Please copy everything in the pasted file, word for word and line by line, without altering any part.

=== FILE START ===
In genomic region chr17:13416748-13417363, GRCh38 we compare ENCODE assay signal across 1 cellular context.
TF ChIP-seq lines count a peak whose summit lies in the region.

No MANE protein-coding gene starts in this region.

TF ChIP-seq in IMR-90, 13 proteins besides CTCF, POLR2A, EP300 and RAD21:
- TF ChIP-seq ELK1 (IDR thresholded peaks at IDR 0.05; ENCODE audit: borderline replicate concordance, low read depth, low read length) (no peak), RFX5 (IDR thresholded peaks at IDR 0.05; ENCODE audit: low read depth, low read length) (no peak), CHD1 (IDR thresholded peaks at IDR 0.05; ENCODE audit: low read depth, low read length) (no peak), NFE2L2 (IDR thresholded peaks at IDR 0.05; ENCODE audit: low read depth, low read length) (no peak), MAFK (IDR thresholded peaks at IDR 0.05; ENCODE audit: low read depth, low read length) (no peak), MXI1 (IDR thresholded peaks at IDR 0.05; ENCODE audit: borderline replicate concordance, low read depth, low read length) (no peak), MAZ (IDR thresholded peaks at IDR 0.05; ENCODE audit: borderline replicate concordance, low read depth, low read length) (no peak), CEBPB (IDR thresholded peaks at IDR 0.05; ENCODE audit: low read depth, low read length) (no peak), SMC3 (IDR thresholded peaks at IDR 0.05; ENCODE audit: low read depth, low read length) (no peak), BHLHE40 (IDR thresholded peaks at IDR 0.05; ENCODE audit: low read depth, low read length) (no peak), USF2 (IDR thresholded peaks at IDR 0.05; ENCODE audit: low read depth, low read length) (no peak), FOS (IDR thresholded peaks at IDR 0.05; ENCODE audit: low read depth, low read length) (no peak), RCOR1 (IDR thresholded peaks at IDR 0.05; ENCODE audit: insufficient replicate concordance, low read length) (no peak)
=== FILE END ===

In genomic region chr17:13416748-13417363, GRCh38 we compare ENCODE assay signal across 1 cellular context.
TF ChIP-seq lines count a peak whose summit lies in the region.

No MANE protein-coding gene starts in this region.

TF ChIP-seq in IMR-90, 13 proteins besides CTCF, POLR2A, EP300 and RAD21:
- TF ChIP-seq ELK1 (IDR thresholded peaks at IDR 0.05; ENCODE audit: borderline replicate concordance, low read depth, low read length) (no peak), RFX5 (IDR thresholded peaks at IDR 0.05; ENCODE audit: low read depth, low read length) (no peak), CHD1 (IDR thresholded peaks at IDR 0.05; ENCODE audit: low read depth, low read length) (no peak), NFE2L2 (IDR thresholded peaks at IDR 0.05; ENCODE audit: low read depth, low read length) (no peak), MAFK (IDR thresholded peaks at IDR 0.05; ENCODE audit: low read depth, low read length) (no peak), MXI1 (IDR thresholded peaks at IDR 0.05; ENCODE audit: borderline replicate concordance, low read depth, low read length) (no peak), MAZ (IDR thresholded peaks at IDR 0.05; ENCODE audit: borderline replicate concordance, low read depth, low read length) (no peak), CEBPB (IDR thresholded peaks at IDR 0.05; ENCODE audit: low read depth, low read length) (no peak), SMC3 (IDR thresholded peaks at IDR 0.05; ENCODE audit: low read depth, low read length) (no peak), BHLHE40 (IDR thresholded peaks at IDR 0.05; ENCODE audit: low read depth, low read length) (no peak), USF2 (IDR thresholded peaks at IDR 0.05; ENCODE audit: low read depth, low read length) (no peak), FOS (IDR thresholded peaks at IDR 0.05; ENCODE audit: low read depth, low read length) (no peak), RCOR1 (IDR thresholded peaks at IDR 0.05; ENCODE audit: insufficient replicate concordance, low read length) (no peak)